Kelly's Korner: Prisoners have rights - The Lookout - LCC's Independent Student Newspaper Since 1959
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Kelly's Korner: Prisoners have rights

Juanita Kelly-Hill

Juanita Kelly-Hill

By Juanita Kelly-Hill

Staff Writer

In honor of Universal Human Rights Month, I would like to scrutinize the American prison system.

There are 30 universal human rights that were adopted by the United Nations in 1948 that are supposed to protect every human being, regardless of sex, gender, race, religion, nationality and birth place.

There are five rights that I would like to focus on in particular: no discrimination, no slavery, no torture or inhumane treatment, the right to work, and lastly, that human rights cannot be taken away.

If the above rights listed are to be universally recognized and protected, then it raises the question: Could the American prison system be considered a violation of human rights?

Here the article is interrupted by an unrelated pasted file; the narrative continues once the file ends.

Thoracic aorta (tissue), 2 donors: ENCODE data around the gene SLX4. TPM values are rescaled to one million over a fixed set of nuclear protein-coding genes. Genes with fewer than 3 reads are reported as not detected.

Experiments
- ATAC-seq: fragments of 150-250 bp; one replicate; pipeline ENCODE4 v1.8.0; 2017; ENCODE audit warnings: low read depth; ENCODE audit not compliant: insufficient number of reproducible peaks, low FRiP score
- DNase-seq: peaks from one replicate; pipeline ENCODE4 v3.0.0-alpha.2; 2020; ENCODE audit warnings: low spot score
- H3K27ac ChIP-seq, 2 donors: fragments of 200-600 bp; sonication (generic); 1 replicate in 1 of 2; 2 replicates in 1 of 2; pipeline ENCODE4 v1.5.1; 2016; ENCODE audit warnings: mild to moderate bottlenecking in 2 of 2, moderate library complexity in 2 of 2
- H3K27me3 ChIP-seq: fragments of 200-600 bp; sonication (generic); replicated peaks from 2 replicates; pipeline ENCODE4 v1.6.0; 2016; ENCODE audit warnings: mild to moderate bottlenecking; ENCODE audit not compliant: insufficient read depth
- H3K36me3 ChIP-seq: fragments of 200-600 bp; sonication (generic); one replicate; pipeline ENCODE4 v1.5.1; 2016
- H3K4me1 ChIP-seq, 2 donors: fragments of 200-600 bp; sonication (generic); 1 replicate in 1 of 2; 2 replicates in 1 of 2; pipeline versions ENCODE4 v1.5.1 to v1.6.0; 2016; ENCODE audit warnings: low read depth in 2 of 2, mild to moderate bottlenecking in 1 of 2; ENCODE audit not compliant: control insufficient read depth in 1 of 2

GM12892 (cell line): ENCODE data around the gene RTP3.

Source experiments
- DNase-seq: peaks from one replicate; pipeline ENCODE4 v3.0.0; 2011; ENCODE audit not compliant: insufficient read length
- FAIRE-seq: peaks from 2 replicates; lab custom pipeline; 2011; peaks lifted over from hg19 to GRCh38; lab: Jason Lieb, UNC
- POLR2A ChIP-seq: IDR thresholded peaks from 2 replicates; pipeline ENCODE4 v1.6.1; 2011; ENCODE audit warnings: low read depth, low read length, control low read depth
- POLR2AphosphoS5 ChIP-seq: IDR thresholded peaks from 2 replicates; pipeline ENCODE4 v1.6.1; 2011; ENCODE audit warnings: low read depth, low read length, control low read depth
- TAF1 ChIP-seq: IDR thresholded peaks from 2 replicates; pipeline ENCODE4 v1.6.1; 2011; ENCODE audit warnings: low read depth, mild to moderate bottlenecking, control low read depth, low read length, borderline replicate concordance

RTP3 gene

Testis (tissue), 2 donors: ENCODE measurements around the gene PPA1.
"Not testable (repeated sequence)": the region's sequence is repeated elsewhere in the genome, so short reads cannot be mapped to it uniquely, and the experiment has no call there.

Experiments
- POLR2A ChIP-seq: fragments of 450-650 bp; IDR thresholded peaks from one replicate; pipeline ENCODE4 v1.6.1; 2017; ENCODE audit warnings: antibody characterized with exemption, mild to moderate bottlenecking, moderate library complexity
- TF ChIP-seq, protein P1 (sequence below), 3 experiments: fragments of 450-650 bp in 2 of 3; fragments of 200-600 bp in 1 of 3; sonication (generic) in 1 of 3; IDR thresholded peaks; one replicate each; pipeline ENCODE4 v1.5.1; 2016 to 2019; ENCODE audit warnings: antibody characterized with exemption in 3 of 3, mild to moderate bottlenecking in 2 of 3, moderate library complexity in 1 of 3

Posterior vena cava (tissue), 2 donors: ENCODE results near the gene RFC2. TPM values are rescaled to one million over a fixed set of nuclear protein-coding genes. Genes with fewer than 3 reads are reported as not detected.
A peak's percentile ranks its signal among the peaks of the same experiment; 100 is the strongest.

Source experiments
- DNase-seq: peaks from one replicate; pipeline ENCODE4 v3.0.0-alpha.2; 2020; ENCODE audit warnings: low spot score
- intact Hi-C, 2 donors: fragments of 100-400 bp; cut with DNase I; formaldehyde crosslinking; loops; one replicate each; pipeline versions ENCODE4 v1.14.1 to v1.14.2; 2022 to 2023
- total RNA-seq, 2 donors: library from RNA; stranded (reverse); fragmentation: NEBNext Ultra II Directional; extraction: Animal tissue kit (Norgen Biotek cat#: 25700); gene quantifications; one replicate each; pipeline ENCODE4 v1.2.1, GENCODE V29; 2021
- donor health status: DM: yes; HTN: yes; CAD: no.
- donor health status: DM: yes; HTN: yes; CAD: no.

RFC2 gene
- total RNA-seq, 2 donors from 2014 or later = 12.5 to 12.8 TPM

Looking at the conditions of prisons and the treatment of those imprisoned, they are in clear violation of the right to no torture or inhumane treatment. The food being served has little nutritional value, and the boarding conditions are less than humane.

According to the American Civil Liberties Union, a survey of prisoners reported being paid pennies for their labor, causing them not being able to afford basic living necessities, or being forced to work or face additional punishment. This is considered to be a form of slavery.

The 13th Amendment explicitly excludes those who are convicted from the right to involuntary servitude and slavery, but is that not infringing the 30th right, that human rights cannot be taken away?

The prison-to-homelessness pipeline is another impact the American prison system has on those who have served time.

A person who has been released from prison has a record that follows them throughout their entire life. This record is closely looked at when one tries to re-enter society, especially when looking for work.

Most places won’t hire a person who was convicted of a felony, or even consider a person with a criminal record as a potential employee. If a person cannot work, they cannot make the funds required to survive in this society. This results in homelessness, or partaking in illegal work that could land them back in prison.

If the point of prison is rehabilitation, then society should be more welcoming to those who were once convicted. Resources should be made available to help them navigate their way through society once again.



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